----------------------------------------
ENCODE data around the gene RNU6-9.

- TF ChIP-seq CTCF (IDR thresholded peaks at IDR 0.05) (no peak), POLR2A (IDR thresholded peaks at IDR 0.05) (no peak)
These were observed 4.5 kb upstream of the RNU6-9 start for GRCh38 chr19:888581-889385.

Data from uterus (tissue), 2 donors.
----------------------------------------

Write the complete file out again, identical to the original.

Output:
ENCODE data around the gene RNU6-9.

- TF ChIP-seq CTCF (IDR thresholded peaks at IDR 0.05) (no peak), POLR2A (IDR thresholded peaks at IDR 0.05) (no peak)
These were observed 4.5 kb upstream of the RNU6-9 start for GRCh38 chr19:888581-889385.

Data from uterus (tissue), 2 donors.